DESIGN

PROCESS

Our vision

Design is central to everything we do.

We bring together the experience of people and the power of technology within a collaborative process.

Many inputs drive design, but context and place-making are central to all the design decisions we make.

With climate change the major challenge facing society, sustainability is a key driver within all our designs. Optimising site orientation with energy conservation and thermal performance are fundamental design drivers, integrating an efficient building fabric with intelligent controls.

We take a ‘best value’ approach to all design decisions where cost effectiveness stems from good design. The Harris Academy Falconwood is an example of a compact building based on a ‘mega block’ concept which compresses the plan of the new school building into an elongated cube. The efficient plan means that circulation space is minimised, wayfinding and supervision are made easy, and the building can be economically constructed and maintained.

Feeling safe and secure is fundamental to the operation of all healthcare and education buildings. How the site and building is arranged is key to the creation of a secure environment for users and staff. Discreet secure lines are designed to allow the subtle separation and controlled access between full public, semi-public and private zones.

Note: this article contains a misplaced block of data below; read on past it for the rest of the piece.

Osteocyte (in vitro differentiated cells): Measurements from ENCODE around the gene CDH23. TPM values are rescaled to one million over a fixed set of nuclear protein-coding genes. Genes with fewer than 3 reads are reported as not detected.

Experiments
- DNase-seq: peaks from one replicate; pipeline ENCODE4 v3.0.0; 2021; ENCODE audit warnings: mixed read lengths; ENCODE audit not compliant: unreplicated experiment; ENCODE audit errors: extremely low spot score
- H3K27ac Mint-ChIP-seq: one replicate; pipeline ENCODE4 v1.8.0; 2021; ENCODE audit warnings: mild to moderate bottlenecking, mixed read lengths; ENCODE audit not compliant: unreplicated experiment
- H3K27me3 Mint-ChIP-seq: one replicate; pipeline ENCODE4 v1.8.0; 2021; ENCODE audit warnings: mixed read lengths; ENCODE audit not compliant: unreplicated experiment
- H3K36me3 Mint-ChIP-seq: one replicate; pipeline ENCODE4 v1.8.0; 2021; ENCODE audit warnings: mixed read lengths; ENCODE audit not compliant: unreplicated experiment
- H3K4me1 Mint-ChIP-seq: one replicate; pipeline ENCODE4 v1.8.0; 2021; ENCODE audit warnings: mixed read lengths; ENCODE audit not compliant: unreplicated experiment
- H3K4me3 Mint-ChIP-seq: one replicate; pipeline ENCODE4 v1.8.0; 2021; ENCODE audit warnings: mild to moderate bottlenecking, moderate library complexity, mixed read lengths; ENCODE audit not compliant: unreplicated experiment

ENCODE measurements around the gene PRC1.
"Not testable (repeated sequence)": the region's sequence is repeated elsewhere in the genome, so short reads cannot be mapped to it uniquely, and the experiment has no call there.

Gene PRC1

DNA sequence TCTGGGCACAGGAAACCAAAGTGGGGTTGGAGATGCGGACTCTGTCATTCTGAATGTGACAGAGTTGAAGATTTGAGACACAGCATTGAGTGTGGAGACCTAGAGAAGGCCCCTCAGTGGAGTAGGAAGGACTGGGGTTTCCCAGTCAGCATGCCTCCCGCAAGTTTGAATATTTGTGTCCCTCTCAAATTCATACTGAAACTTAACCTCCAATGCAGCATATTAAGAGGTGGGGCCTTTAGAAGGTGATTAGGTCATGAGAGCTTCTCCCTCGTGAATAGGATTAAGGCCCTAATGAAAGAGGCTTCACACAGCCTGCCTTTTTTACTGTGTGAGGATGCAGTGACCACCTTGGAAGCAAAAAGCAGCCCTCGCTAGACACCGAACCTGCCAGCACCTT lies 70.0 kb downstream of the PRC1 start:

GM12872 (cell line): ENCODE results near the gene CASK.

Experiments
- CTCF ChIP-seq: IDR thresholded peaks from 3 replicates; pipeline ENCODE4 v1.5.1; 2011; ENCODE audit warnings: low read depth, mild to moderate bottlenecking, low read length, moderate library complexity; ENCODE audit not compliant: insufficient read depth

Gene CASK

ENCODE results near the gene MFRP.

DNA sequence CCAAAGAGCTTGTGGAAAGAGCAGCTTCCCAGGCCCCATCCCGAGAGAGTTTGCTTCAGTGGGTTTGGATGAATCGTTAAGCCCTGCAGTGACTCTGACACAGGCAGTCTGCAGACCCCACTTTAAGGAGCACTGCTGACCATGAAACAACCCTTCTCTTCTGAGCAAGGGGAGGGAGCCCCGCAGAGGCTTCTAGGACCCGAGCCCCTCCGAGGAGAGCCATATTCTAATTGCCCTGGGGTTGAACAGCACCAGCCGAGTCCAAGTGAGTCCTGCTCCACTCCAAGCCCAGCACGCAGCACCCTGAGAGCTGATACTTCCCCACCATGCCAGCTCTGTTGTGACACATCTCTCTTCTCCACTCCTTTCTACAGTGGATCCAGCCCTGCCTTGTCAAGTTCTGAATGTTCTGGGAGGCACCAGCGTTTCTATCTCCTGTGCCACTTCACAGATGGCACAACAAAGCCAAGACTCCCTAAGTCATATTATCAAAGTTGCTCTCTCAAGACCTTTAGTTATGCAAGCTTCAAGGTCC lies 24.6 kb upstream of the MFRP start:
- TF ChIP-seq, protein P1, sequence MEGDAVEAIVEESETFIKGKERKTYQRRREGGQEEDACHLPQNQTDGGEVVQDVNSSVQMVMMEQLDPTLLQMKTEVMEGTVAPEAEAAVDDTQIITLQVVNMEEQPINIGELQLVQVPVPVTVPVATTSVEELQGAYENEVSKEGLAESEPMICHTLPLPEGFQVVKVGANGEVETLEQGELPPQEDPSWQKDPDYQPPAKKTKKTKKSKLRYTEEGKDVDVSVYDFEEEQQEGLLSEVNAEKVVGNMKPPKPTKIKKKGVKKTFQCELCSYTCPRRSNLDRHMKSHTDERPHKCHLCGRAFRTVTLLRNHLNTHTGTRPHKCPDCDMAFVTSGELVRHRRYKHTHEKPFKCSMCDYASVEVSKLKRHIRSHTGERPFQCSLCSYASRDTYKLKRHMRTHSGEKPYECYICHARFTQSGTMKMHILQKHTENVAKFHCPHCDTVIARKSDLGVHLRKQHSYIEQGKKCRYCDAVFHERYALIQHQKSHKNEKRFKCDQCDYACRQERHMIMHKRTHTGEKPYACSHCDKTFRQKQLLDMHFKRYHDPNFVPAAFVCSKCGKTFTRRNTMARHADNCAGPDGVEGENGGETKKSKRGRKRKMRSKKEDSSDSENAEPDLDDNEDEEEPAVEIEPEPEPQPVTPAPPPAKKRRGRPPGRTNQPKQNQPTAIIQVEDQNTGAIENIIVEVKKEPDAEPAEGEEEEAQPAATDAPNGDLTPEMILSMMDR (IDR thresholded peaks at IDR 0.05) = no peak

We believe educational design should not only provide inspiring teaching and learning environments but also places that nurture personal development, promote respect and ownership whilst improving attainment.

Socialising is an important part of a student’s day. With portable devices now commonplace, the learning environment extends to more informal areas of a school or university campus. Designs therefore need to integrate spaces for social interaction and personal study, including internal circulation zones and dining spaces as well as external social and play areas.

Radical new teaching and learning environments are emerging, where personalised learning is replacing traditional class-based teaching. Our West Thornton Primary Academy for the London Borough of Croydon is an example where the Synaptic Trust promotes independent learning at primary school level. Year groups are mixed together within double classroom spaces which feature a series of ‘learning sets’ throughout the building.

Designing for the shared use of facilities can play a significant part in the overall design concept and financial viability of current projects.

Careful planning of multi-use spaces can maximise their flexibility and accessibility to a wider user base.

Buildings serving as wider community hubs as part of primary healthcare facilities challenge the norm. Combining education and sports facilities for public use create beneficial amenities and ‘best value’ in terms of public spending.